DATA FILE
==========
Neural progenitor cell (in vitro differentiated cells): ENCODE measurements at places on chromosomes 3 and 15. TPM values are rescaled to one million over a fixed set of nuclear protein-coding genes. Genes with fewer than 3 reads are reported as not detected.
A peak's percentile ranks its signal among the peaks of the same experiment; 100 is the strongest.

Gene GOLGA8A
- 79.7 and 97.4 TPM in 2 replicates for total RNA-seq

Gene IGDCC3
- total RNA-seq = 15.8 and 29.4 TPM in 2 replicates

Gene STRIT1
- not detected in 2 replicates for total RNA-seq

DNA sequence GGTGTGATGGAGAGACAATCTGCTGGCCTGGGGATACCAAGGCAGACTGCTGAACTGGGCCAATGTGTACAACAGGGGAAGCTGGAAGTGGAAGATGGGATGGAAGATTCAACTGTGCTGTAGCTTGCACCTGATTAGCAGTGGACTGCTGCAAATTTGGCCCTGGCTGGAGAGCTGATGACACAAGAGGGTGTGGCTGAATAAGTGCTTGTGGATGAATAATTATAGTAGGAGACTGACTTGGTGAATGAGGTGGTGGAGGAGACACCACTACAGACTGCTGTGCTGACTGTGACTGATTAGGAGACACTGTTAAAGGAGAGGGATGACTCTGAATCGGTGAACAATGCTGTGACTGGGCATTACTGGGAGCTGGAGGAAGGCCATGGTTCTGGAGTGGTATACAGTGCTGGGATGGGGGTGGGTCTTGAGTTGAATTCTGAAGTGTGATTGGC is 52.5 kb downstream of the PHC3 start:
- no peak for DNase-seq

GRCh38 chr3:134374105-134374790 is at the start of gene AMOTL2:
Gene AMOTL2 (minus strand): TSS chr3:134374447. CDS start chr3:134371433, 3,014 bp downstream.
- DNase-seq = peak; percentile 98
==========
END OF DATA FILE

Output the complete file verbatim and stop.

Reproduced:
Neural progenitor cell (in vitro differentiated cells): ENCODE measurements at places on chromosomes 3 and 15. TPM values are rescaled to one million over a fixed set of nuclear protein-coding genes. Genes with fewer than 3 reads are reported as not detected.
A peak's percentile ranks its signal among the peaks of the same experiment; 100 is the strongest.

Gene GOLGA8A
- 79.7 and 97.4 TPM in 2 replicates for total RNA-seq

Gene IGDCC3
- total RNA-seq = 15.8 and 29.4 TPM in 2 replicates

Gene STRIT1
- not detected in 2 replicates for total RNA-seq

DNA sequence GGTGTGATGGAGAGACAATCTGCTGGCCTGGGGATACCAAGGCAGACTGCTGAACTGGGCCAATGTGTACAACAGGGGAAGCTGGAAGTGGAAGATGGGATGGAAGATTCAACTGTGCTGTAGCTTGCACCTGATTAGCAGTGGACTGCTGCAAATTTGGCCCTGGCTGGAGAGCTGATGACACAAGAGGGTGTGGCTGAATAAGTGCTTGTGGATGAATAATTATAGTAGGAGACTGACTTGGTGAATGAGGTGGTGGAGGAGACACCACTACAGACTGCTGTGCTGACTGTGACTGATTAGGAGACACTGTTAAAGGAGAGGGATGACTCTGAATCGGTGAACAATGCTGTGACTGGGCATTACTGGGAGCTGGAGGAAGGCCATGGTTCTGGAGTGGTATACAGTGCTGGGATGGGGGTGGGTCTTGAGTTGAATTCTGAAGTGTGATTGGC is 52.5 kb downstream of the PHC3 start:
- no peak for DNase-seq

GRCh38 chr3:134374105-134374790 is at the start of gene AMOTL2:
Gene AMOTL2 (minus strand): TSS chr3:134374447. CDS start chr3:134371433, 3,014 bp downstream.
- DNase-seq = peak; percentile 98